This is a refrain from a song in my ipod shuffle, which I hear a couple of times a week when I’m out
After my conference in Geneva, I flew to London. I had requested the Philippine Embassy to set-up a dialogue with the Pinay OFWs, particularly the nurses. I have been working on our problem brought about the migration of our health professionals and knowing that we had a large number of nurses in the UK, I wanted to meet them.
Before the meeting, I chatted with Ambassador Lagdameo who is an old friend of my mom and dad. He knew my parents when they were still studying in the University of Michigan and actually gave me my very first present when I was born! Imagine that. It was a delight chatting with him. I asked him and Con Gen de Vega about their visit to the queen where the ambassador presented his credentials and they had to bow and curtsy 3x in keeping with protocol.
I was delighted to be among such an empowered group of Pinays! Among others, the group included a nurse, teacher, businesswomen, solicitor, domestic worker, chef and urban planner.
We had a lively discussion at the Embassy. Ambassador Lagdameo and Consul General Tess de Vega welcomed everyone. I began by giving the women a background of the issues affecting women and why I believe legislation and policies still need to be improved. I talked to them about the Magna Carta of Women. I also mentioned the Millennium Development Goals and the salary standardization law (see my previous blog on the discrepancy between the salaries men and women. I explained my work in the Inter-Parliamentary Union (IPU), where I currently am the President of the Women Parliamentarians.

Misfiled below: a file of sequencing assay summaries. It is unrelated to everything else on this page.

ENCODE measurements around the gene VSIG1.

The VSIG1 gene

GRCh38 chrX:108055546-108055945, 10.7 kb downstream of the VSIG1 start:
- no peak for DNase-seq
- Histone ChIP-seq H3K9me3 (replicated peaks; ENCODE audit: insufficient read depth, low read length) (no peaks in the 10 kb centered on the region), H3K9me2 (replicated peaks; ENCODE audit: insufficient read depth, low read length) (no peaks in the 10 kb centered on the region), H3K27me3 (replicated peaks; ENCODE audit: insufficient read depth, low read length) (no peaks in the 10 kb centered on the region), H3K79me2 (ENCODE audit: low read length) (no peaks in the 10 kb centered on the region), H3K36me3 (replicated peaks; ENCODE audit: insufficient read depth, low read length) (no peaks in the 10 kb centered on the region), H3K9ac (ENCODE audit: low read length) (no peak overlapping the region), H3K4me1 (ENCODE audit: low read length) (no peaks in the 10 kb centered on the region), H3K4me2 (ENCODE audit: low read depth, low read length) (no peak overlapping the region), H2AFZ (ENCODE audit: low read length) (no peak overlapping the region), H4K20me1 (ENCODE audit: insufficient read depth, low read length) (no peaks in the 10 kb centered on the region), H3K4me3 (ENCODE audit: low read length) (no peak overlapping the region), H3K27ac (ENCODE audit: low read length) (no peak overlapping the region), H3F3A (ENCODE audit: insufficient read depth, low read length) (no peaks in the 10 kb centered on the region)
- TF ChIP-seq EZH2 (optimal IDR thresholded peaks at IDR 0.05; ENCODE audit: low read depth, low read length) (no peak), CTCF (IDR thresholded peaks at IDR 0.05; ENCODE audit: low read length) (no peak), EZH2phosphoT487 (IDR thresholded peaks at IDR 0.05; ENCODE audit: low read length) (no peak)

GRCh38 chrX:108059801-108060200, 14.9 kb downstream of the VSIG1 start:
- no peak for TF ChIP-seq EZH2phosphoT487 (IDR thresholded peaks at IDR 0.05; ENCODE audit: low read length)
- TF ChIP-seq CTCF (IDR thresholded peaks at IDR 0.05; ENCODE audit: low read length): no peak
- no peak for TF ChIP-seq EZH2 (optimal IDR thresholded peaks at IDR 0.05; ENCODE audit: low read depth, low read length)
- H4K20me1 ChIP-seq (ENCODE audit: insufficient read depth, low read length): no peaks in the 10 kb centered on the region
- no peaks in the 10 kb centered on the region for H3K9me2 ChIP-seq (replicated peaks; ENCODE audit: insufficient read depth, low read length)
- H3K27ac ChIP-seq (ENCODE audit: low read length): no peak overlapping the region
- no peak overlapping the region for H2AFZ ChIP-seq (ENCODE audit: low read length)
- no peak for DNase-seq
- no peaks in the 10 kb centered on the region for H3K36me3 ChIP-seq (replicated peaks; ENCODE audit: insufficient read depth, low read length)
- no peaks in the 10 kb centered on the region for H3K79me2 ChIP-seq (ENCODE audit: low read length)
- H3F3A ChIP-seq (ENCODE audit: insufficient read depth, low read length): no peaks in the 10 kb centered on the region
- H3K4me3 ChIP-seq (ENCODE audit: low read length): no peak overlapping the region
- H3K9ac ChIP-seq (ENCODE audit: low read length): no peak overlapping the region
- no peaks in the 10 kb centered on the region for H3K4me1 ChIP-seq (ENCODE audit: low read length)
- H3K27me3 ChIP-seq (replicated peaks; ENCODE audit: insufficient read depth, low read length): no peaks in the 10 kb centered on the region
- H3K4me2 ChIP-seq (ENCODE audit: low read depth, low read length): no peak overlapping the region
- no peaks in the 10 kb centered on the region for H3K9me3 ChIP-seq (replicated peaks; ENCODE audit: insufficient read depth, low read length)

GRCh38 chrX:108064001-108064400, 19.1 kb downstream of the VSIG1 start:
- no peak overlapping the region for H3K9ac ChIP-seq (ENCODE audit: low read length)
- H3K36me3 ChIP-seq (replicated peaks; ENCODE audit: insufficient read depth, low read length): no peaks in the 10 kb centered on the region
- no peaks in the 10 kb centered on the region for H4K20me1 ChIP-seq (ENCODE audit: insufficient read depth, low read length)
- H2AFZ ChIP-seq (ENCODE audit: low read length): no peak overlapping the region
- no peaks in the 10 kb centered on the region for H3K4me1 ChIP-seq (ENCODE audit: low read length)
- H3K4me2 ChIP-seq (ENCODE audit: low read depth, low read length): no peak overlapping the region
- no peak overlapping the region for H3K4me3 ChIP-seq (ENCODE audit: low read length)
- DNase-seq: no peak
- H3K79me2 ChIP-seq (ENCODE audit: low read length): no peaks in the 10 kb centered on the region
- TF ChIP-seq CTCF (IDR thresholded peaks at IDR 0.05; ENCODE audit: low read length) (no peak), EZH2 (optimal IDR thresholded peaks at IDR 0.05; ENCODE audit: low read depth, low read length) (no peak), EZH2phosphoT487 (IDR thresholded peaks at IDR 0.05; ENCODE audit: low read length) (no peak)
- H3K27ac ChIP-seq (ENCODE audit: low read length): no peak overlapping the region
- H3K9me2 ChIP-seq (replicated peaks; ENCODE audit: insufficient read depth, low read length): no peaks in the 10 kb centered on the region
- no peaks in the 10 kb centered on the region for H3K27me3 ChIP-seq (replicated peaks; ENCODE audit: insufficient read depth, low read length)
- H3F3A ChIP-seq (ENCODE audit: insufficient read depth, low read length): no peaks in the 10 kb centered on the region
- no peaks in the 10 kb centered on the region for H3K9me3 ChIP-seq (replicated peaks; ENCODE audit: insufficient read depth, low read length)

For this talk, I focused on migration issues and how migration affects both the OFWs and the families left behind. I emphasized the need to create more programs directed at the social impact on OFWs and their families.
After my talk, we had an open forum to give the women a chance to air their views and concerns. Many of them spoke of the long hours they endured to send money back home. Many worked 2-3 jobs! But despite the long hours, they felt rewarded and fulfilled in their ability to improve their standards of living and provide for their families.
They also spoke of the difficulty of being away from their families, the frustration of not getting the support and understanding they needed from loved ones back home. Many nodded their head, when one woman spoke about the despair of working so hard and yet feeling unappreciated.
They were a hardy happy set of women, confident about the lives they made for themselves in the UK. They spoke of improving their support system for newcomers to help them adjust to the lifestyle in the UK and the need to encourage Pinays to get better by getting a better education.
The next day I went to the Financial Learning Campaign sponsored by the Central Bank and the Philippine Embassy. I think this is a great program and committed my support for continuing financial literacy programs for the OFWs and their families back home.
In between those meetings, I was able to visit a few historic sites including the Tower of London and West Minister Abbey. I am an enthusiastic student of history, including English history. And I was thrilled to visit the places, I had only read about in the past. I have always believed that we can learn a lot if we look back into history.
Suffice it to say, at a time where women were subservient to men, England had a succession of Queens that ruled the land. Each of these Queens have their own stories to tell. I’ve been reading about the lives of queens, including Queen Katherine of Aragon (first wife of King Henry VIII), Queen Mary and her sister Queen Elizabeth (daughters of King Henry VIII). If I can find the time, I hope to blog about my thoughts on the lessons we can learn from the women and the Queens of England in 15 and 16 century England.